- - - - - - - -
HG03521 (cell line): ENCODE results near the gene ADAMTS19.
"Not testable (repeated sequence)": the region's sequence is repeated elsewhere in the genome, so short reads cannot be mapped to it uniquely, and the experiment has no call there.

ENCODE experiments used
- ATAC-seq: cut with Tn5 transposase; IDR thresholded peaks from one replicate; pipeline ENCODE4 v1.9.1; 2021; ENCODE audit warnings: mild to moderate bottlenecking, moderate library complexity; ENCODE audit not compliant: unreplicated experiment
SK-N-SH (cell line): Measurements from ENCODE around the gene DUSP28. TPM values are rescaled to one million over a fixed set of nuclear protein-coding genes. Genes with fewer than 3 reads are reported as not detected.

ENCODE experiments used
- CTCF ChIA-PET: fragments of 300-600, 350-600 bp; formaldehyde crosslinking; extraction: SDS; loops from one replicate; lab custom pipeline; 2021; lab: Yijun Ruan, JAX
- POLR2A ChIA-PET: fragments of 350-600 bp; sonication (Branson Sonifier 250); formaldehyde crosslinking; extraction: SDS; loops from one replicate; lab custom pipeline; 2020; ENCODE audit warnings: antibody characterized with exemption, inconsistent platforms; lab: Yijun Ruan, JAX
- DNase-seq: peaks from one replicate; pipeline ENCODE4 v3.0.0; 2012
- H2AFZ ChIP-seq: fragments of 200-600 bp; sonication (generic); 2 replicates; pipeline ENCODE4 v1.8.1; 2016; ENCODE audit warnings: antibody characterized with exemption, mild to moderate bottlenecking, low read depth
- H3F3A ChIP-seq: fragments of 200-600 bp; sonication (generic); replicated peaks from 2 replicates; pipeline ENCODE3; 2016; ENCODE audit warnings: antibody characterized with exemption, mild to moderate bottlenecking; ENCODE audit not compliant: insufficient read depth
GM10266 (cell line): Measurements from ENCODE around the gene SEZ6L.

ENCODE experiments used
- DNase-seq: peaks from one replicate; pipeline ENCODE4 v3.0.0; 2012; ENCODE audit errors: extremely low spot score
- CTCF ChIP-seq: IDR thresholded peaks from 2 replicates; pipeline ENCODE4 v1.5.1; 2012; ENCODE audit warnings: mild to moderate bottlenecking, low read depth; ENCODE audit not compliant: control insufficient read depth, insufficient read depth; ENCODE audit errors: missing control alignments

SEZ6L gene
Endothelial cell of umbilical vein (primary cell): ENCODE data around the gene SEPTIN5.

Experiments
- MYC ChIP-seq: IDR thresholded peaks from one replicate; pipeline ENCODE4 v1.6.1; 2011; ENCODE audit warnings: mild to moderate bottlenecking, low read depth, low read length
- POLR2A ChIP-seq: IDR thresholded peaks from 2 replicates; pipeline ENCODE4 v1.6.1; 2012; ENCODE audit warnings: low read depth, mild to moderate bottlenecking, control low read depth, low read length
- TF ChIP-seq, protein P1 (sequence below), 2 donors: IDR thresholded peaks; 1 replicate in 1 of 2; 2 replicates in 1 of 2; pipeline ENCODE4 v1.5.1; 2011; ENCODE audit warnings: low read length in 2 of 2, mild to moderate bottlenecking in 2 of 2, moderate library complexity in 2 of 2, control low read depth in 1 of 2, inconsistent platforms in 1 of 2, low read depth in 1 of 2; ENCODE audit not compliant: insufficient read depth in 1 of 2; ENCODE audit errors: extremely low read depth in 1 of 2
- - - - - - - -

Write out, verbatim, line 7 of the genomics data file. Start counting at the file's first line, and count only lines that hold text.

- CTCF ChIA-PET: fragments of 300-600, 350-600 bp; formaldehyde crosslinking; extraction: SDS; loops from one replicate; lab custom pipeline; 2021; lab: Yijun Ruan, JAX